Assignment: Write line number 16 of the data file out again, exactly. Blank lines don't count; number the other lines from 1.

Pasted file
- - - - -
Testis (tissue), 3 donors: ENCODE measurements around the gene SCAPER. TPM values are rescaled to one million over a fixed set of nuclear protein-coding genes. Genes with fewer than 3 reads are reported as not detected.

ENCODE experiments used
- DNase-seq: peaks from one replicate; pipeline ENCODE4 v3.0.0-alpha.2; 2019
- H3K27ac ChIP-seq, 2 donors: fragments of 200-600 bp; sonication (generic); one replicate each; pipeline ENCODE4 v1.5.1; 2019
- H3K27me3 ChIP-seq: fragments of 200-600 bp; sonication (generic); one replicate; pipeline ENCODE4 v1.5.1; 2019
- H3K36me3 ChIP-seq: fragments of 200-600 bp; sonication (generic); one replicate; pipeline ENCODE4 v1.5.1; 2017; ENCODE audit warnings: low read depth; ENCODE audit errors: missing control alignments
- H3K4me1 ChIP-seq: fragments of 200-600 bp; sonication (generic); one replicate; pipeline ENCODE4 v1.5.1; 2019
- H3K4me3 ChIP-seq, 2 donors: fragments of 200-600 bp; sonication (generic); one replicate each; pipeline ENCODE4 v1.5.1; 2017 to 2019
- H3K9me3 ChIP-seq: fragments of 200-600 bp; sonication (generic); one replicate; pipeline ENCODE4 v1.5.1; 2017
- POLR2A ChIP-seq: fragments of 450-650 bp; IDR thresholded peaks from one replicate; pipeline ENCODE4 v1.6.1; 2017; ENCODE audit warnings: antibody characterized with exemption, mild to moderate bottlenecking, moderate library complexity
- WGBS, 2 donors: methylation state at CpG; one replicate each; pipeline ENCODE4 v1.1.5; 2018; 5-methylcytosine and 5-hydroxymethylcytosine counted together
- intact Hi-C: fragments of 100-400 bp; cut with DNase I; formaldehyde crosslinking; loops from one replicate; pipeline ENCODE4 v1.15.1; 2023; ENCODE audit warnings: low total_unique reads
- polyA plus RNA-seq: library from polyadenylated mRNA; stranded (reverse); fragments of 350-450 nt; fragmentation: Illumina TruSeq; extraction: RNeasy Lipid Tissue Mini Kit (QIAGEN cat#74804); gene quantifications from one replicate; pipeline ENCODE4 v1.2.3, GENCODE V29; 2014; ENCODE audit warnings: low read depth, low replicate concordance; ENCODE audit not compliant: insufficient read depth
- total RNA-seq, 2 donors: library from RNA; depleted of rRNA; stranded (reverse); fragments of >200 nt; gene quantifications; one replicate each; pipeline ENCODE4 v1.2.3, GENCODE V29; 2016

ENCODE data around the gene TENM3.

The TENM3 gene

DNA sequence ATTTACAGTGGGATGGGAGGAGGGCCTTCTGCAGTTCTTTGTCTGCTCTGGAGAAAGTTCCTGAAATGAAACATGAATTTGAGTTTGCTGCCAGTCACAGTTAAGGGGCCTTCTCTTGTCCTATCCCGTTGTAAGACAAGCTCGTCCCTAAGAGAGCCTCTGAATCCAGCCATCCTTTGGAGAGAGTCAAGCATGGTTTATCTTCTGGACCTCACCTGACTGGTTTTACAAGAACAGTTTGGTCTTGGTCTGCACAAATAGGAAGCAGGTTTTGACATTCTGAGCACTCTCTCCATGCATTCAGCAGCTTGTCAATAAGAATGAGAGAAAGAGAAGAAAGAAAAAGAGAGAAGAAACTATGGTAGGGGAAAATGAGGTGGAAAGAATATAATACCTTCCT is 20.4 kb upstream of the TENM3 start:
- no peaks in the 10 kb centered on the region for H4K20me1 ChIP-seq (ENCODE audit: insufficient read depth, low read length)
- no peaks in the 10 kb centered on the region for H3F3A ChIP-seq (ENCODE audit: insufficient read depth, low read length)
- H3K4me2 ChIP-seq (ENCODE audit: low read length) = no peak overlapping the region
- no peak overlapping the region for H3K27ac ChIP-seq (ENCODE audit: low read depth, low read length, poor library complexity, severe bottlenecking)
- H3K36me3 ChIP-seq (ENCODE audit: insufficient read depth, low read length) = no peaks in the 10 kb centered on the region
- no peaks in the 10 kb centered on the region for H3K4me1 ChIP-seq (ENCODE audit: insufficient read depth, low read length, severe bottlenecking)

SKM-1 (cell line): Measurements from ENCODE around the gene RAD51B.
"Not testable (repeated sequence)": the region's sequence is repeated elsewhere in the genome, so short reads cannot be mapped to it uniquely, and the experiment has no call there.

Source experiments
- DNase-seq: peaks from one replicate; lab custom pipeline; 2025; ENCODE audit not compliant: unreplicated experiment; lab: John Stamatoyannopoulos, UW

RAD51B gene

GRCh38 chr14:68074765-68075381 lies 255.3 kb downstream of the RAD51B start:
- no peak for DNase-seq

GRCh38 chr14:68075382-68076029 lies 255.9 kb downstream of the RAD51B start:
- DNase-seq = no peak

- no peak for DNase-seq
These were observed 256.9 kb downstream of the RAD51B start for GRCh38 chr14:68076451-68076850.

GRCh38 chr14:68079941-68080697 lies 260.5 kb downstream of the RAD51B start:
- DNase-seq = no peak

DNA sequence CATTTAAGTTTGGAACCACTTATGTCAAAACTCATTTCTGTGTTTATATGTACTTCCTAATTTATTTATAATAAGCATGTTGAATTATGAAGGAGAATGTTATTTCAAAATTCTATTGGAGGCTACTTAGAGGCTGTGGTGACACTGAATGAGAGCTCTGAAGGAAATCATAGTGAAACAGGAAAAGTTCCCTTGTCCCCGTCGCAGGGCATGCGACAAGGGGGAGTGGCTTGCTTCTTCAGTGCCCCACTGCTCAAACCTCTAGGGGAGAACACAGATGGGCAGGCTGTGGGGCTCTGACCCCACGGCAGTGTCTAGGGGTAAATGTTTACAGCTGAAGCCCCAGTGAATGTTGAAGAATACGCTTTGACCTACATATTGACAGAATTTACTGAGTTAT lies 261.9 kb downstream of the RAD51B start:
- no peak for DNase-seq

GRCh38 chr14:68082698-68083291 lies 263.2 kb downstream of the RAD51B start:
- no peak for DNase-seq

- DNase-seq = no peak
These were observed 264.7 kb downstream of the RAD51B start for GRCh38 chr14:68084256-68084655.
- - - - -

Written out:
The TENM3 gene